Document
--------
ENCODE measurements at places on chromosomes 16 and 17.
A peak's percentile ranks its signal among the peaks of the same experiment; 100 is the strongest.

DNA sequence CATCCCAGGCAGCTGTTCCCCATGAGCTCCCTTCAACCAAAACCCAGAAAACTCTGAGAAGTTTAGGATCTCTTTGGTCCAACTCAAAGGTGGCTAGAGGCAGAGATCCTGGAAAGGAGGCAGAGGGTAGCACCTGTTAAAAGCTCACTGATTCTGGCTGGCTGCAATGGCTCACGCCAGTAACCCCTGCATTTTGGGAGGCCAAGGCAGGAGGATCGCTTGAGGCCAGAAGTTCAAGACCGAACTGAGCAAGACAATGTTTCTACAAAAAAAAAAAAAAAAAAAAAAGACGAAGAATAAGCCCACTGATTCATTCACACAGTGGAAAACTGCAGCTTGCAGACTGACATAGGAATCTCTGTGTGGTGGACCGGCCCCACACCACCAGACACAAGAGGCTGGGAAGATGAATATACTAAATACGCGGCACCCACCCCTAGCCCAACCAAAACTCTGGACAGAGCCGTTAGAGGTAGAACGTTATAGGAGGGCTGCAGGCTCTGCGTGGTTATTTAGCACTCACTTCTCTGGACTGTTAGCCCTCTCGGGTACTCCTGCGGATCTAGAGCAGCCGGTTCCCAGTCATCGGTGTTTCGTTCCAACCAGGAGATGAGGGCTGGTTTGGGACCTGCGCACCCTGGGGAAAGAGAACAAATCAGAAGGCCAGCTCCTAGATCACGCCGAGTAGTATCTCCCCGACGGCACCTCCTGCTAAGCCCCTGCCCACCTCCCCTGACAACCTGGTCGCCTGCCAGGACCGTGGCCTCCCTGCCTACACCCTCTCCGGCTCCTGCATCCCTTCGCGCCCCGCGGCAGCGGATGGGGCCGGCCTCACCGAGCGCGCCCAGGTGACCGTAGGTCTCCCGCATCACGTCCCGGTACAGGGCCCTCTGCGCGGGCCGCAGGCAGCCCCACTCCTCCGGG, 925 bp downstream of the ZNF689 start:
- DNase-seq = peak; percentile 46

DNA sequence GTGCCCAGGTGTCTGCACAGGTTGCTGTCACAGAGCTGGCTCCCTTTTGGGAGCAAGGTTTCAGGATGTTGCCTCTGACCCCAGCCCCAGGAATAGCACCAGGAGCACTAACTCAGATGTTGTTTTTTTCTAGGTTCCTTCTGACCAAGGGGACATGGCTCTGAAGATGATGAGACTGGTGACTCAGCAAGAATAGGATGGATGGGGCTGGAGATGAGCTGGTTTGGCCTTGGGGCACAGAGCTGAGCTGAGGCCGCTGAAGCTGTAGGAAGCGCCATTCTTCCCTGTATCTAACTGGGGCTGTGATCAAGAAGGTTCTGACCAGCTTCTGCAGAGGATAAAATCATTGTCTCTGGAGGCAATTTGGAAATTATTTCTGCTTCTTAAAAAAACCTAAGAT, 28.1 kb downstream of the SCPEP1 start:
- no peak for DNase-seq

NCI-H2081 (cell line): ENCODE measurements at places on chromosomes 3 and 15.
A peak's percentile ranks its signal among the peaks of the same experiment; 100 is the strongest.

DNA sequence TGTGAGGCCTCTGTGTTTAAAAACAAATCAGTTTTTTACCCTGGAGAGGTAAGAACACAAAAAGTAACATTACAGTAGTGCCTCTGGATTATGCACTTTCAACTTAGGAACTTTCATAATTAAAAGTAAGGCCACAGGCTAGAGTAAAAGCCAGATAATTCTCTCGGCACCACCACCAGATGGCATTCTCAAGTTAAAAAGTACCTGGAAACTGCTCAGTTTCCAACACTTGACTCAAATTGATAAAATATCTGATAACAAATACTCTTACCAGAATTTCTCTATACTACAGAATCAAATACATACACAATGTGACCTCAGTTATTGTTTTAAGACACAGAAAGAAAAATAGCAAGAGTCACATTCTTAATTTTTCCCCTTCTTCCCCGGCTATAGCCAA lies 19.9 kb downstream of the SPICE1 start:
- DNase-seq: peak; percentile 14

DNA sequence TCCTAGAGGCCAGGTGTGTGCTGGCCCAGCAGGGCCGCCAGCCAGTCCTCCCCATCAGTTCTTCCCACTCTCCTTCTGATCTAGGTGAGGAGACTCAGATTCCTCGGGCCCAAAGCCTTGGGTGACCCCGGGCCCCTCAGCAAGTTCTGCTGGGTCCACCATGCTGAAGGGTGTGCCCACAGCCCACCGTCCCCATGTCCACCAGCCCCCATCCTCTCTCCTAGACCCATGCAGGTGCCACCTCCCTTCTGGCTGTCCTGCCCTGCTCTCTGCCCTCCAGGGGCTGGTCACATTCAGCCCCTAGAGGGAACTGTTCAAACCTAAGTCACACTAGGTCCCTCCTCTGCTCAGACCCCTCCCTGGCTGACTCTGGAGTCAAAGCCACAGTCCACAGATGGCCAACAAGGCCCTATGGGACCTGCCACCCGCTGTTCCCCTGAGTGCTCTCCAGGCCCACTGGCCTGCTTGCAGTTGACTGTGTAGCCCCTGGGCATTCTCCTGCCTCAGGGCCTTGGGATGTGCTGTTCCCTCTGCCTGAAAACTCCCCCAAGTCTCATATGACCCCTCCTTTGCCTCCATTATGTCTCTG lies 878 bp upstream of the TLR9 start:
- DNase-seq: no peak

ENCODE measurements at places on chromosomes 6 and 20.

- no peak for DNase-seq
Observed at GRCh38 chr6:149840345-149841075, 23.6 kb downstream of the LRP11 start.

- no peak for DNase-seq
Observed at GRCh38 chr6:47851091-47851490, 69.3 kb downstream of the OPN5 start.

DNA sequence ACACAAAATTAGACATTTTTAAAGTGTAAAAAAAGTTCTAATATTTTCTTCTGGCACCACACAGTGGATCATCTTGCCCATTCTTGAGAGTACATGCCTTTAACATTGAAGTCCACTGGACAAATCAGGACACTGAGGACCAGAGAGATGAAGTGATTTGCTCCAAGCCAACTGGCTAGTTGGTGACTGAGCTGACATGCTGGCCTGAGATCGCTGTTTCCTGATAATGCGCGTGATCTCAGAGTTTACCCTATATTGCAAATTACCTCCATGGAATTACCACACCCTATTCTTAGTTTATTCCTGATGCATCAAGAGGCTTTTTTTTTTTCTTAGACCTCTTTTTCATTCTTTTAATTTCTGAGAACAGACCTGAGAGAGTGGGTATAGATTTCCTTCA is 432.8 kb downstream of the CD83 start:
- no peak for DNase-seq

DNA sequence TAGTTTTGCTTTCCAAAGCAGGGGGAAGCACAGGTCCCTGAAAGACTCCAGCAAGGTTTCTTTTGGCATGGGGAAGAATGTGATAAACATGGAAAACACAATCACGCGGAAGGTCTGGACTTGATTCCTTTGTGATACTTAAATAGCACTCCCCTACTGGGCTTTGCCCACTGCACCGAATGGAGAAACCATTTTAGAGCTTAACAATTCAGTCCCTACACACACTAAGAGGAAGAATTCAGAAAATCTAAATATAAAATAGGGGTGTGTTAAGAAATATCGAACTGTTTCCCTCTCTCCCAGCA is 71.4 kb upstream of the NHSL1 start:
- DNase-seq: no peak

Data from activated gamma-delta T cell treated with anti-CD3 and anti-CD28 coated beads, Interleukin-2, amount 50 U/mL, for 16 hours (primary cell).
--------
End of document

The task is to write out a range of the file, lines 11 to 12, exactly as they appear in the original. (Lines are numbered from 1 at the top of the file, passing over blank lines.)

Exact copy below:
DNA sequence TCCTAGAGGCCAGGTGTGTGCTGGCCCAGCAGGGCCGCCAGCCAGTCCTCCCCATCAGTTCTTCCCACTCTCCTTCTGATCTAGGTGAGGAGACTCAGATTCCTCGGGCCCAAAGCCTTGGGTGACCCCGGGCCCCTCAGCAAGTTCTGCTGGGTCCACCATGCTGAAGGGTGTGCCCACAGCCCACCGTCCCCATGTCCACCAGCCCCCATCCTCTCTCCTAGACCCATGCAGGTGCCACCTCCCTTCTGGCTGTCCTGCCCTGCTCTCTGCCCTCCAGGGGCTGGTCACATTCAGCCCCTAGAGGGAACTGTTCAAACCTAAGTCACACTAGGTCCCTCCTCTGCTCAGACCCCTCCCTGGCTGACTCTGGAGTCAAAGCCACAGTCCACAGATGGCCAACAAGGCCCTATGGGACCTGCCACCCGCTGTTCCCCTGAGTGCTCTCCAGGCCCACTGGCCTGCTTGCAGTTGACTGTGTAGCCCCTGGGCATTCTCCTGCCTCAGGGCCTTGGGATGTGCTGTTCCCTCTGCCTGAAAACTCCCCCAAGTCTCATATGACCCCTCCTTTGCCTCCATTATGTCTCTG lies 878 bp upstream of the TLR9 start:
- DNase-seq: no peak